According to the results, it is conclusive that the incorporation of MWCNT and AuNPs contributes significantly to the increase in energy of the MFC, it is possible to associate this increase with several factors, among them, the increase in energy density, as well as the decrease of ohmic resistance favoring its high electrical conductivity. The presence of AuNPs can improve the biocompatibility of exoelectrogenic bacteria to form a stable biofilm on the electrode surface, increasing its coulombic efficiency. Table 3 shows the comparative results with those obtained in the present work.
The metabolic process of bacteria, which produces energy and gases along with growth of biofilm of uncontrolled thickness, codeposition of particles from salts and other interferers can affect the stability of the electrode, so future studies aimed at evaluating the effects mentioned in the cell lifetime are necessary.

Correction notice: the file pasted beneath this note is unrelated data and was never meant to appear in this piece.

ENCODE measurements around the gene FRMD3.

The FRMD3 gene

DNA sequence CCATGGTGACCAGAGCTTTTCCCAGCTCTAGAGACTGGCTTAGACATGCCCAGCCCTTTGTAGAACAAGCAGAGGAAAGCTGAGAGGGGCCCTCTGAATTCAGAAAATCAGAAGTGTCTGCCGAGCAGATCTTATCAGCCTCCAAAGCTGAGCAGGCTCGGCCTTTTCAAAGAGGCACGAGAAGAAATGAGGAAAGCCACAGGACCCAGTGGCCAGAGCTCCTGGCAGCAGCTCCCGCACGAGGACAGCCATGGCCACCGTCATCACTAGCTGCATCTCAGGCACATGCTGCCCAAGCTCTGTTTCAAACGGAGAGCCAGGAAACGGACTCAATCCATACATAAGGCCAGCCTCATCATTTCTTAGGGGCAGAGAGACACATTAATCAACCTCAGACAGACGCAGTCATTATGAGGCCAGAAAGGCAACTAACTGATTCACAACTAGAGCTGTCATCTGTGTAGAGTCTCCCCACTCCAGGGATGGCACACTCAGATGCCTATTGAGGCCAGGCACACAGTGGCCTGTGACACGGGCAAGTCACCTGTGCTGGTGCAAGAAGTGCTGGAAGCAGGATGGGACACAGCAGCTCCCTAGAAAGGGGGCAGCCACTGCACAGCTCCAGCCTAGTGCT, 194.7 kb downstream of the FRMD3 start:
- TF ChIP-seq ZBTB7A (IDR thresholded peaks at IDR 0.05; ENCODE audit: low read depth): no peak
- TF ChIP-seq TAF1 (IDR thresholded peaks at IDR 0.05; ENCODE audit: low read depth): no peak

It is possible to design a double–compartment MFC, separated with a cationic membrane, using Shewanella strains isolated from O. regia regia as inocula. The surface modification of CF electrodes with AuNPs and MWCNT proved to be useful for increasing electrical conductivity and electrode biocompatibility.
Additionally, studies by CV allowed the observation of electrochemical activity of Shewanella spp. biofilm formation under aerobic and anaerobic conditions. The placement of the electrode with biofilm grown in a new system with real wastewater presented the same electricity generation capacity. This finding opens the possibilities of the use of electrodes with stable biofilms in substrates with oxygen content. Besides, these results extend the possibilities of research on applications for other optional type of bacteria in MFC.
Availability of data and materials
All data generated or analysed during this study are included in this published article and its supplementary information files.